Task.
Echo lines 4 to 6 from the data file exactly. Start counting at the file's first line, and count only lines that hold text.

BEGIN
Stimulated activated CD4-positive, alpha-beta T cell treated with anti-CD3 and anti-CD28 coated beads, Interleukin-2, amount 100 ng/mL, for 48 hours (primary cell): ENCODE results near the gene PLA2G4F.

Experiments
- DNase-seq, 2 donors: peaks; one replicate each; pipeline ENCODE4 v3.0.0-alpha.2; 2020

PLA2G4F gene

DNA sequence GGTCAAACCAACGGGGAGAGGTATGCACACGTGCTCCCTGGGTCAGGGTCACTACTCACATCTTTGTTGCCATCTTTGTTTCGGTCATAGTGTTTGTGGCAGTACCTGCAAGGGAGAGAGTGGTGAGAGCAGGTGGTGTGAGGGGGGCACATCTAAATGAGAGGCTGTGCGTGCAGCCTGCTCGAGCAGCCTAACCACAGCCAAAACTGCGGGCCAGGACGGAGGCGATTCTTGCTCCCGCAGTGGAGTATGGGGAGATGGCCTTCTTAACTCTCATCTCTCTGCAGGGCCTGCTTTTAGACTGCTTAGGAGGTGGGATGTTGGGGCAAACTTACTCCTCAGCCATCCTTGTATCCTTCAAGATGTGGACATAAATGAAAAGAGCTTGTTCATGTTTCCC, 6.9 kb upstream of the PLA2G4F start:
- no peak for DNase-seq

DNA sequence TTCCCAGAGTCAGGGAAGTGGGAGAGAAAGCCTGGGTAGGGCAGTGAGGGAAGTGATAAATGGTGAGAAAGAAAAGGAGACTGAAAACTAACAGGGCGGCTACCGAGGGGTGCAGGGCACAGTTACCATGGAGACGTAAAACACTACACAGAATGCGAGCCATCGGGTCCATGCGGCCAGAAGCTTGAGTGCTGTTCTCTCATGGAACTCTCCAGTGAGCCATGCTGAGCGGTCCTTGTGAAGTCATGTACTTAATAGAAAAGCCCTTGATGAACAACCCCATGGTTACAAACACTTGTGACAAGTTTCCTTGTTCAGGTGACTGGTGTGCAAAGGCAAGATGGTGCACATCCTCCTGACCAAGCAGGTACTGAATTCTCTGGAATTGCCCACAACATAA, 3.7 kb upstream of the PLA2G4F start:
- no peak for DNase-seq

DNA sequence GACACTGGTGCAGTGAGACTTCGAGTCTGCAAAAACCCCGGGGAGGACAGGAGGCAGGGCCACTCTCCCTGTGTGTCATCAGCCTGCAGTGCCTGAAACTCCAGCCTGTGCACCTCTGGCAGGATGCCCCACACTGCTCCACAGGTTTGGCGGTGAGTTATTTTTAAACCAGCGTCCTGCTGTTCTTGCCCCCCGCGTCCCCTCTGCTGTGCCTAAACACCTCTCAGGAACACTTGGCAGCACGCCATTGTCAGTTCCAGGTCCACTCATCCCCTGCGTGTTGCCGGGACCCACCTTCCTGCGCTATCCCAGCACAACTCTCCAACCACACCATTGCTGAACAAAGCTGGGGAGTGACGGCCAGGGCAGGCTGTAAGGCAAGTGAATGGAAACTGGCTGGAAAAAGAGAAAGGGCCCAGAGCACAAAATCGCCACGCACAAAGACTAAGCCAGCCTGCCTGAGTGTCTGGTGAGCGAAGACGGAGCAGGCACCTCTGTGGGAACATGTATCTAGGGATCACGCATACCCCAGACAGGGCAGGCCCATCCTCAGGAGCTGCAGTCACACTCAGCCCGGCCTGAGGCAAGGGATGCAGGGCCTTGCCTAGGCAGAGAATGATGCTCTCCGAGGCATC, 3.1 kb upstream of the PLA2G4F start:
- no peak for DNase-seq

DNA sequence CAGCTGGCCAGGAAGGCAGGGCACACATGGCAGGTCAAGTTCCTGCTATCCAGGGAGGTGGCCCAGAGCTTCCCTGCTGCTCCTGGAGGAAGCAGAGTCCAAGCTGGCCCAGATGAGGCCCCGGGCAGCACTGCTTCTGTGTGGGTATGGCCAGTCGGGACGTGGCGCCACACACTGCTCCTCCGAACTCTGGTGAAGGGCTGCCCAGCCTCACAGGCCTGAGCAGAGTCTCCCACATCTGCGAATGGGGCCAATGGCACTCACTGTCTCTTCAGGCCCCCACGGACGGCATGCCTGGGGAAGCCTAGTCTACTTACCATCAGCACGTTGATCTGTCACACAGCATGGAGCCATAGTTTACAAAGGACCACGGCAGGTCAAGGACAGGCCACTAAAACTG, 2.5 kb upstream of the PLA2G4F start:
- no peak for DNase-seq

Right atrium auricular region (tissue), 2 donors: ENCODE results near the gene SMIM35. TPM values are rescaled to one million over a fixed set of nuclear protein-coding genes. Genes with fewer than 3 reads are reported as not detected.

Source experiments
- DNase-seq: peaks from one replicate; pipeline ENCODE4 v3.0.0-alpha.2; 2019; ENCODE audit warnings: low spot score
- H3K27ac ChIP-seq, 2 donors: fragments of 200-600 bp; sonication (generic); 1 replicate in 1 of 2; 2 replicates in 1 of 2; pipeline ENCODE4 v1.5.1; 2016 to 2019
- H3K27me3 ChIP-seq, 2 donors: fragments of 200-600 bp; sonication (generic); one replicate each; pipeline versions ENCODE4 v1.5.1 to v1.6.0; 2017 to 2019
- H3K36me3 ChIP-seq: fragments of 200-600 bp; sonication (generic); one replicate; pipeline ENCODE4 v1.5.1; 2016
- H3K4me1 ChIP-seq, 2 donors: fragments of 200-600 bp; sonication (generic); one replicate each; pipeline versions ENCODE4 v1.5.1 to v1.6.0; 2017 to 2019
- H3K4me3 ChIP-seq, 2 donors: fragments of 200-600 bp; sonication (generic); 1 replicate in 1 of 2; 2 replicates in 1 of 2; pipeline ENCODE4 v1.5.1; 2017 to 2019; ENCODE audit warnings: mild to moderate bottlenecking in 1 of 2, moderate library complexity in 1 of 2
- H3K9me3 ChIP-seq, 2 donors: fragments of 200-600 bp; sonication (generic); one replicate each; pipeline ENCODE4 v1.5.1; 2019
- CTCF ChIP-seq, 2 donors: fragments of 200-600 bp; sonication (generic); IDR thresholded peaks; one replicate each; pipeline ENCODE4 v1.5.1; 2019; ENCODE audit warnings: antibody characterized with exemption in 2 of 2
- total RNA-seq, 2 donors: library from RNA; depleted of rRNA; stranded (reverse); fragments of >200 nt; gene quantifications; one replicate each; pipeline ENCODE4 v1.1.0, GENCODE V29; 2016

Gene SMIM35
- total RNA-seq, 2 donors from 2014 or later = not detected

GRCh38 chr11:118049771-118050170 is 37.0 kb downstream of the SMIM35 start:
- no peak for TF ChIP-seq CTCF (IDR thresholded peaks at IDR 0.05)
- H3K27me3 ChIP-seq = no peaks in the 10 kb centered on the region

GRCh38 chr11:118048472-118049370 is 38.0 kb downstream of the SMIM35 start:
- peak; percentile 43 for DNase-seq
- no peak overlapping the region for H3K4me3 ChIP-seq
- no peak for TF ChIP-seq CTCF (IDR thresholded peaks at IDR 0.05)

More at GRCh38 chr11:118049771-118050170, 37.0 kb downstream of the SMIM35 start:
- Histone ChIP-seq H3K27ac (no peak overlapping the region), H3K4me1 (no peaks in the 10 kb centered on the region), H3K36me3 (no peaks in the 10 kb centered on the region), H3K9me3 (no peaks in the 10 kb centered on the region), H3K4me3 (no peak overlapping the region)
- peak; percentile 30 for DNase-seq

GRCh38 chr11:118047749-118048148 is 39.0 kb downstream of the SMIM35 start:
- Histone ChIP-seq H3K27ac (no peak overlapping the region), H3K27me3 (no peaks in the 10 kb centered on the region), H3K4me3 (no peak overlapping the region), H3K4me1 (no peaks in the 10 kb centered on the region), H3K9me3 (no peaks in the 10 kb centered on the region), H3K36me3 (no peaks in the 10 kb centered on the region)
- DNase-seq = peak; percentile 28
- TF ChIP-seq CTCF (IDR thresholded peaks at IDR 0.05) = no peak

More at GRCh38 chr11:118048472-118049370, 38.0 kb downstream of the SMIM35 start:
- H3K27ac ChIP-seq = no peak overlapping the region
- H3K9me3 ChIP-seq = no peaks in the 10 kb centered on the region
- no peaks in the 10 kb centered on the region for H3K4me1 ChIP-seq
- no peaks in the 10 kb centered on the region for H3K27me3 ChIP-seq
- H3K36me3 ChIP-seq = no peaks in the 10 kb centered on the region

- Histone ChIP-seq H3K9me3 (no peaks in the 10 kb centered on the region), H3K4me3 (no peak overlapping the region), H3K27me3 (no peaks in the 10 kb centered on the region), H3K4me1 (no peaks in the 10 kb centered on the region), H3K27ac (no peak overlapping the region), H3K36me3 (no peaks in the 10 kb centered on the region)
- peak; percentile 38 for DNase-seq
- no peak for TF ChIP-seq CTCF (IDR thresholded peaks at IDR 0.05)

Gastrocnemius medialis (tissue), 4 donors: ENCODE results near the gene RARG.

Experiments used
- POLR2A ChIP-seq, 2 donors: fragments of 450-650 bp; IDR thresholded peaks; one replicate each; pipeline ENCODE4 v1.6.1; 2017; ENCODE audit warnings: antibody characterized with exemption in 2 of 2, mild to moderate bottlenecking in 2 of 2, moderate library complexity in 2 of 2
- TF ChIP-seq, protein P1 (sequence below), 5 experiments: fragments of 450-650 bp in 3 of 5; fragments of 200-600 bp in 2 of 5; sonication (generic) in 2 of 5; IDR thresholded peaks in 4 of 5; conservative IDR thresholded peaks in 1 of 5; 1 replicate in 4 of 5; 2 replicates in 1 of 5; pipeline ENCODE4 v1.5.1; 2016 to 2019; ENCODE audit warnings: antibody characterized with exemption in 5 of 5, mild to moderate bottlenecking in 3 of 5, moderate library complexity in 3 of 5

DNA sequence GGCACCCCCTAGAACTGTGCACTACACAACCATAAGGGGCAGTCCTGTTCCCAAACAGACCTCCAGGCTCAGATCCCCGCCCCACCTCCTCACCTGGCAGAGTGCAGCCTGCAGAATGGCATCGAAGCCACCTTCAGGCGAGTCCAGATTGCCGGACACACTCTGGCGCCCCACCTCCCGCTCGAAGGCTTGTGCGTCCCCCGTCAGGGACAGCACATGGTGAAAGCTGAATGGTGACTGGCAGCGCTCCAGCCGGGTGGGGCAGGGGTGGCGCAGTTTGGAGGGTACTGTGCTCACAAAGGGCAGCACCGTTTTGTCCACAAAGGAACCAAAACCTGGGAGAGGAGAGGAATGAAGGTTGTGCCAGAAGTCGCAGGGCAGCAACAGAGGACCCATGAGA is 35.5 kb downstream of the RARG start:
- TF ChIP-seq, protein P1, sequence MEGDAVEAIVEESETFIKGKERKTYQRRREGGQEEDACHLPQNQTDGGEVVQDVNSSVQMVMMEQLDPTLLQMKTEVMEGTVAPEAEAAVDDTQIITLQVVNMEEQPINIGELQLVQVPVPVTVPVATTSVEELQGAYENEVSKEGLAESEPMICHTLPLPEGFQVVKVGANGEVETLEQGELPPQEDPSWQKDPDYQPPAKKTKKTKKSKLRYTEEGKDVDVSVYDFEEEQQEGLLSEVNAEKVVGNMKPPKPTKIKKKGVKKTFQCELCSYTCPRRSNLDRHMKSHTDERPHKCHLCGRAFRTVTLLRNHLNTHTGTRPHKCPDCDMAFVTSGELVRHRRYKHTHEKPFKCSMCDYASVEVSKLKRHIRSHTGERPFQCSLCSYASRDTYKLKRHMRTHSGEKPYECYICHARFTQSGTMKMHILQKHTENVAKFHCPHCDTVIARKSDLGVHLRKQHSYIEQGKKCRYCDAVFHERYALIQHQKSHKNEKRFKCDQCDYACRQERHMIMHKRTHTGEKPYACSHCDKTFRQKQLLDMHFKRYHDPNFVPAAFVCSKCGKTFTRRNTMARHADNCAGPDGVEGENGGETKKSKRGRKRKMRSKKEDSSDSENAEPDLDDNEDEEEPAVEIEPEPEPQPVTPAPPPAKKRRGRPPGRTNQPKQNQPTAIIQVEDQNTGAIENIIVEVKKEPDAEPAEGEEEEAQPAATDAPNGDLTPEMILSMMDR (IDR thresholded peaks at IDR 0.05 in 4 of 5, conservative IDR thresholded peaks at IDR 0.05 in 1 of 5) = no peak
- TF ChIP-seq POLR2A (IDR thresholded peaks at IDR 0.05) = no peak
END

PLA2G4F gene

DNA sequence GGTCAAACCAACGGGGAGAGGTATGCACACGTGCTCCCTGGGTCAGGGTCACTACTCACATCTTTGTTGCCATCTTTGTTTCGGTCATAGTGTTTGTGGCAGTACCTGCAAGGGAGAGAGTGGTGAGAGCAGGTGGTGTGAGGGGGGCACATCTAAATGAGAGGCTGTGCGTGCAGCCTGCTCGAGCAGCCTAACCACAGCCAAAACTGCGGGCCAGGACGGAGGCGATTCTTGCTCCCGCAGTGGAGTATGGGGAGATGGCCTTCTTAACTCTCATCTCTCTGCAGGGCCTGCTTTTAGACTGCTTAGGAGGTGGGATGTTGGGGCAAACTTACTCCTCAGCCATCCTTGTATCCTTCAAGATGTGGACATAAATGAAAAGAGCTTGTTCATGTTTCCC, 6.9 kb upstream of the PLA2G4F start:
- no peak for DNase-seq